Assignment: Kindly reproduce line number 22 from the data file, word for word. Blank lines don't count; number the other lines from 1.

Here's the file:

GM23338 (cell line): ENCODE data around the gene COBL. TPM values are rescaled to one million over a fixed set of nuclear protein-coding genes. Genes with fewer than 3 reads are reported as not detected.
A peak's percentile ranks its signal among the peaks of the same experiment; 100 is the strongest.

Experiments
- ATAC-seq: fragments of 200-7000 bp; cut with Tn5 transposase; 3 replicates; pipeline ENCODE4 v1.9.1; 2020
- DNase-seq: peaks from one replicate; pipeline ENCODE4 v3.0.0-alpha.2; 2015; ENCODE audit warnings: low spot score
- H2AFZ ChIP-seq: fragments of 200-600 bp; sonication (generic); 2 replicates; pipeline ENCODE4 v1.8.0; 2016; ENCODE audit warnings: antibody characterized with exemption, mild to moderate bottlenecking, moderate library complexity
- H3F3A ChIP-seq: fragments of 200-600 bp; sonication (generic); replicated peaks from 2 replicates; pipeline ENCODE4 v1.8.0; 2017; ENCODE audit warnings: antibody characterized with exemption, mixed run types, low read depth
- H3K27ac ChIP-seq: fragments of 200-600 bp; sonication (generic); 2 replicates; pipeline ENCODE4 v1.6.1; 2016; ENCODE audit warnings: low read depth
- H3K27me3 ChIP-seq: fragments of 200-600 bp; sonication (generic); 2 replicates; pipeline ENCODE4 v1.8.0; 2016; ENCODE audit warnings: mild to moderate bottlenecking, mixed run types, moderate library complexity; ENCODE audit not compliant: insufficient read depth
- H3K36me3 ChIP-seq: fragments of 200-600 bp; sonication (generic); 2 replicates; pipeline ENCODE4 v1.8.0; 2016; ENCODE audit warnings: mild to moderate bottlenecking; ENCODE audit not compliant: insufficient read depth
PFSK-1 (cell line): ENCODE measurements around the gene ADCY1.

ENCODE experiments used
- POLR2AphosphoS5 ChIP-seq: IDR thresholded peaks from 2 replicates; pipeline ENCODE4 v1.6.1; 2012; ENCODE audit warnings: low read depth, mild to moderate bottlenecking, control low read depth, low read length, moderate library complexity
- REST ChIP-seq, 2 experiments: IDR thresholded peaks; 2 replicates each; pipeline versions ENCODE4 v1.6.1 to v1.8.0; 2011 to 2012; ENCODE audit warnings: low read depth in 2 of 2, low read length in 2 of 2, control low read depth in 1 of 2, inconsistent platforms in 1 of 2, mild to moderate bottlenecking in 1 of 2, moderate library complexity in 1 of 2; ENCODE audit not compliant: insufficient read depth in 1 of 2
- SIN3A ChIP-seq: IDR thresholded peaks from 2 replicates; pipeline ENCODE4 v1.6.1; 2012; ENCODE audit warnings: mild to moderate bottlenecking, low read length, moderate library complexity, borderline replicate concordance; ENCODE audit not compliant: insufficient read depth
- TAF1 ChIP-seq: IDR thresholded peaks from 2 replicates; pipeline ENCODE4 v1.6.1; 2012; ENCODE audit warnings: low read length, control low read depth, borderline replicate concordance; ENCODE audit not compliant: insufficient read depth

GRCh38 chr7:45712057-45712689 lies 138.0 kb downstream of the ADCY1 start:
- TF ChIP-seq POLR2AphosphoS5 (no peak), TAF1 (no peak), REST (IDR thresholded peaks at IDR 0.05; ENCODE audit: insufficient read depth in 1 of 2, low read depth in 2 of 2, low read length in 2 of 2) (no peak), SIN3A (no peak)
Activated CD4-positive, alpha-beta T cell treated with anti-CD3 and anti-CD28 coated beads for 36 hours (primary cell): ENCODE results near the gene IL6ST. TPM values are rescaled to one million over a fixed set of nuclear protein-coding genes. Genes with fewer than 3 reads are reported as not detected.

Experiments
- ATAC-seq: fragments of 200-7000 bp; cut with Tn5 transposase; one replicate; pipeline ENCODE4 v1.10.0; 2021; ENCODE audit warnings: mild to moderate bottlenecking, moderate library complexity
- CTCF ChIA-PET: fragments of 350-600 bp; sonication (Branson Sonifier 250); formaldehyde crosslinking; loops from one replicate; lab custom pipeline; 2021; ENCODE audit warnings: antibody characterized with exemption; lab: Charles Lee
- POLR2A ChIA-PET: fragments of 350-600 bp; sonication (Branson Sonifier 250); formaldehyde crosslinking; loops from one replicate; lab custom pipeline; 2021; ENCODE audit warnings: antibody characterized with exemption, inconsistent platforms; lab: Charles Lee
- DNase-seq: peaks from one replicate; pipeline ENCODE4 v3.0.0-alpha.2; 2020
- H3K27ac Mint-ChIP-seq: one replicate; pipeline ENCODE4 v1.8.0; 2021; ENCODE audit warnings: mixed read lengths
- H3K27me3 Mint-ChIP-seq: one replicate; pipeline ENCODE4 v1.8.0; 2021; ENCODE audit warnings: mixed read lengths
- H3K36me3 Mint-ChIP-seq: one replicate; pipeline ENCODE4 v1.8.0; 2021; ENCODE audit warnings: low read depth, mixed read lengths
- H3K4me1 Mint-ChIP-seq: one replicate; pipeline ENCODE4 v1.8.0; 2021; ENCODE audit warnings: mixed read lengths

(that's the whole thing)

- CTCF ChIA-PET: fragments of 350-600 bp; sonication (Branson Sonifier 250); formaldehyde crosslinking; loops from one replicate; lab custom pipeline; 2021; ENCODE audit warnings: antibody characterized with exemption; lab: Charles Lee